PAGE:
There is for China no issue more sensitive or important than Taiwan. Since it seized power, the Chinese Communist Party (CCP) has insisted that the island is a renegade province that must one day be reunited with the mainland. That date has never been set but that goal has never wavered. Beijing identifies Taiwan as a “core interest,” one that is nonnegotiable and about which other governments can have no say.

Beijing conditions diplomatic relations on its partners’ acceptance of a “one China” policy — there is only one China and Beijing is the capital — and insists that they cannot have normal diplomatic relations with Taipei as well. The result is the near-isolation of Taiwan as the number of countries who recognize it shrinks to a handful — they prefer economic exchange with the mainland — and near-comical diplomatic contortions among countries that want to maintain ties with the island but also don’t want to anger China.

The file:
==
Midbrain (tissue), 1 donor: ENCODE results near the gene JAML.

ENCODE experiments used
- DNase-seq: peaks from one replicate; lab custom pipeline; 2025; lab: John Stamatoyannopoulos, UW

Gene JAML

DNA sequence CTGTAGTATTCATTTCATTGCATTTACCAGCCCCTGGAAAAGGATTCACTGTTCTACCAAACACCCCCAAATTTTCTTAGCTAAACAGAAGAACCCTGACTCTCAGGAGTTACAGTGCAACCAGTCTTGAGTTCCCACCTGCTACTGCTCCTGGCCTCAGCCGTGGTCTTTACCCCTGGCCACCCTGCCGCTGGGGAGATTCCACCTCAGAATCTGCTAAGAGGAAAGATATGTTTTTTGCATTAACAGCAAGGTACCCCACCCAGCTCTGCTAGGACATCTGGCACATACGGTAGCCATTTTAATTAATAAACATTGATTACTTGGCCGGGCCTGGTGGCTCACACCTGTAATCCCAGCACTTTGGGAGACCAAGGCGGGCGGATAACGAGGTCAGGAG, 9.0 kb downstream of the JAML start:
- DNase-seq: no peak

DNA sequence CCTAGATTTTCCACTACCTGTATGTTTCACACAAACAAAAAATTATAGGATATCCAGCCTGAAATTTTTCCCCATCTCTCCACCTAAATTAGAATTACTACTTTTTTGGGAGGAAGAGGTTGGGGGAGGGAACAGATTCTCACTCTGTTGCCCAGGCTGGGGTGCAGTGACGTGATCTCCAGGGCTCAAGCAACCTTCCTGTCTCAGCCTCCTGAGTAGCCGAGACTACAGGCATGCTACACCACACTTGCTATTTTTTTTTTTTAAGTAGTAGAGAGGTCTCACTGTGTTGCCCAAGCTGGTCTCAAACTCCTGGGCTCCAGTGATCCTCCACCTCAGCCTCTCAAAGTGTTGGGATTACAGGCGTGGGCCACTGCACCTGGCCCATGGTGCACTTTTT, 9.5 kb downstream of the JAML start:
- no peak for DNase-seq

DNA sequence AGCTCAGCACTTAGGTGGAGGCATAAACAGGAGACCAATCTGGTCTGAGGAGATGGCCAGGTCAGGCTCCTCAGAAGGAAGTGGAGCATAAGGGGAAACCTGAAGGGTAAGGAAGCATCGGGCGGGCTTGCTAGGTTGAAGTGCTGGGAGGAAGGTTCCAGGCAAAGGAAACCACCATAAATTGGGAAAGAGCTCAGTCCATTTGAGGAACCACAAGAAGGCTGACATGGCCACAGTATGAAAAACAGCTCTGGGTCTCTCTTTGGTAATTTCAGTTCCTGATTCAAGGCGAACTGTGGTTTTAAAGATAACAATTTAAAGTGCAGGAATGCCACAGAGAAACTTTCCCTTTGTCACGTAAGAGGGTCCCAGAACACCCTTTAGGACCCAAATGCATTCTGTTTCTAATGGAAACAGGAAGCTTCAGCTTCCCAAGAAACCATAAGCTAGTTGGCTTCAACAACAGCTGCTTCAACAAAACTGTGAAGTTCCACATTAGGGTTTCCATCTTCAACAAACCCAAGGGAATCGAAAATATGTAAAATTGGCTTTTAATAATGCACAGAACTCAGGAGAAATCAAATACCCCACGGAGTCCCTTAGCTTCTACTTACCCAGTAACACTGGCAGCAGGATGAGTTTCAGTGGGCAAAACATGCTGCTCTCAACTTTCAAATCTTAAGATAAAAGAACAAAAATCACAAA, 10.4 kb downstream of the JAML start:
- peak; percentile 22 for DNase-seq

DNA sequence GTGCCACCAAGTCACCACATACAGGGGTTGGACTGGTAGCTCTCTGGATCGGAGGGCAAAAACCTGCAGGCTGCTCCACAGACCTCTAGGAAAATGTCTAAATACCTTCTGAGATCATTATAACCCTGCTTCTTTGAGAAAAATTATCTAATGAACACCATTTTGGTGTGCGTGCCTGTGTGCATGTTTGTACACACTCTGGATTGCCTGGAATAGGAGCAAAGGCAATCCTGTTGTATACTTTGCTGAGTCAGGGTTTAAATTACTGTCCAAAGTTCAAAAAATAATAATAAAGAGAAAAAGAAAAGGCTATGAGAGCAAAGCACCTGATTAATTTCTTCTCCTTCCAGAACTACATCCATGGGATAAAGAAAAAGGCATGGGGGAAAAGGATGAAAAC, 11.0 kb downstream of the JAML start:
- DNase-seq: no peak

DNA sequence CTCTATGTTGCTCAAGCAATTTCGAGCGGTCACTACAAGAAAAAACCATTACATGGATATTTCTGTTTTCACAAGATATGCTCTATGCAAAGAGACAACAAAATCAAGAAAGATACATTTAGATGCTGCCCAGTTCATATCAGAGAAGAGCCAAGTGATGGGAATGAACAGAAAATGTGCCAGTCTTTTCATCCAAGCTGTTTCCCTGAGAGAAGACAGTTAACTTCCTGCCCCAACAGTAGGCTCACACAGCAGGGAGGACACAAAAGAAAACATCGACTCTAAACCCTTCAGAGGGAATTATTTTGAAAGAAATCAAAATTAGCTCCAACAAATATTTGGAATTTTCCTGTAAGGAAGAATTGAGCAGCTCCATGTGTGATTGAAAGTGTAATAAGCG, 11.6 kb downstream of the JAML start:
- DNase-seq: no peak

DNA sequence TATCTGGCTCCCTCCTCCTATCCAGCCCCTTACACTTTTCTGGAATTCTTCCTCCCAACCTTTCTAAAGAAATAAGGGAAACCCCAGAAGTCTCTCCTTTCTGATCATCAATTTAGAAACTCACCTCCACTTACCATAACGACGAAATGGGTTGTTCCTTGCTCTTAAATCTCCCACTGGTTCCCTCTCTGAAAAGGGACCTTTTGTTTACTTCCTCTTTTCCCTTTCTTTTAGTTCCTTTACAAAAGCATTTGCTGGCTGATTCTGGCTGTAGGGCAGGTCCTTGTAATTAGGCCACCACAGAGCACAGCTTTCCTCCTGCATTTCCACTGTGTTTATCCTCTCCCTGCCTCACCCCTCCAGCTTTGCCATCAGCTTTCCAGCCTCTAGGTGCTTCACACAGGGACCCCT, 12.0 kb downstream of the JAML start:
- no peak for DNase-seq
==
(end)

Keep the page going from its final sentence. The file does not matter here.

In 1979, the United States shifted diplomatic recognition from Taipei to Beijing when it normalized relations with China; it also ended its mutual defense treaty with Taiwan. (It sidestepped with artful language the claim that Beijing is the rightful capital of one China.) Congress insisted that the U.S. maintain a security relationship with Taiwan and passed the Taiwan Relations Act (TRA) to ensure that it did. The TRA asserted that Washington would “consider any effort to determine the future of Taiwan by other than peaceful means, including by boycotts or embargoes, a threat to the peace and security of the Western Pacific area and of grave concern to the United States.” In response to that concern, the U.S. would maintain the capacity to come to Taiwan’s defense and make available to the island the arms necessary for its security.